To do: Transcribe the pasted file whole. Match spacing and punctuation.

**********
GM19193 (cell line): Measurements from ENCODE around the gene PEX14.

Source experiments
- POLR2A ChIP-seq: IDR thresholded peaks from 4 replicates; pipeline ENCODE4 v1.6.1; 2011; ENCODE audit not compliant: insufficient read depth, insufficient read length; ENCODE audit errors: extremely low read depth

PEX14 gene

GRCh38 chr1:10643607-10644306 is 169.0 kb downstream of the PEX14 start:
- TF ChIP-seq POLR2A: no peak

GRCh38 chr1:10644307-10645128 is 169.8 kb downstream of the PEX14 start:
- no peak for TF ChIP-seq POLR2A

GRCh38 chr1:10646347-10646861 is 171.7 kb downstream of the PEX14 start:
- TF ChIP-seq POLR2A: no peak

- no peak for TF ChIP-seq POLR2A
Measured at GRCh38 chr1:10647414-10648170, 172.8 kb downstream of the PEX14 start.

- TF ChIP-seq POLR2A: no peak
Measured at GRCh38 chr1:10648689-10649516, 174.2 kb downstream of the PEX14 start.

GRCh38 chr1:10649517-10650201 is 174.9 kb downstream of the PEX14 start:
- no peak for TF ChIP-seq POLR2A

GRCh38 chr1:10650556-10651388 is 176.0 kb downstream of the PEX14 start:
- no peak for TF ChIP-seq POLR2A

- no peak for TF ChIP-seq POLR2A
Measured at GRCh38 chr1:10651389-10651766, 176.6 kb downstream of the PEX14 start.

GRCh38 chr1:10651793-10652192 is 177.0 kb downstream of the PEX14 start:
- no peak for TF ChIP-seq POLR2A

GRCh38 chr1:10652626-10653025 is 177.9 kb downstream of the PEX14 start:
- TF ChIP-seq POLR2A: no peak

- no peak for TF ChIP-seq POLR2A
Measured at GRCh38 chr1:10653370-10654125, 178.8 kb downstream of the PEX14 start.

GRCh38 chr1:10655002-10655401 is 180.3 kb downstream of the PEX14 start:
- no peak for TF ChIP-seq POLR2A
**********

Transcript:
GM19193 (cell line): Measurements from ENCODE around the gene PEX14.

Source experiments
- POLR2A ChIP-seq: IDR thresholded peaks from 4 replicates; pipeline ENCODE4 v1.6.1; 2011; ENCODE audit not compliant: insufficient read depth, insufficient read length; ENCODE audit errors: extremely low read depth

PEX14 gene

GRCh38 chr1:10643607-10644306 is 169.0 kb downstream of the PEX14 start:
- TF ChIP-seq POLR2A: no peak

GRCh38 chr1:10644307-10645128 is 169.8 kb downstream of the PEX14 start:
- no peak for TF ChIP-seq POLR2A

GRCh38 chr1:10646347-10646861 is 171.7 kb downstream of the PEX14 start:
- TF ChIP-seq POLR2A: no peak

- no peak for TF ChIP-seq POLR2A
Measured at GRCh38 chr1:10647414-10648170, 172.8 kb downstream of the PEX14 start.

- TF ChIP-seq POLR2A: no peak
Measured at GRCh38 chr1:10648689-10649516, 174.2 kb downstream of the PEX14 start.

GRCh38 chr1:10649517-10650201 is 174.9 kb downstream of the PEX14 start:
- no peak for TF ChIP-seq POLR2A

GRCh38 chr1:10650556-10651388 is 176.0 kb downstream of the PEX14 start:
- no peak for TF ChIP-seq POLR2A

- no peak for TF ChIP-seq POLR2A
Measured at GRCh38 chr1:10651389-10651766, 176.6 kb downstream of the PEX14 start.

GRCh38 chr1:10651793-10652192 is 177.0 kb downstream of the PEX14 start:
- no peak for TF ChIP-seq POLR2A

GRCh38 chr1:10652626-10653025 is 177.9 kb downstream of the PEX14 start:
- TF ChIP-seq POLR2A: no peak

- no peak for TF ChIP-seq POLR2A
Measured at GRCh38 chr1:10653370-10654125, 178.8 kb downstream of the PEX14 start.

GRCh38 chr1:10655002-10655401 is 180.3 kb downstream of the PEX14 start:
- no peak for TF ChIP-seq POLR2A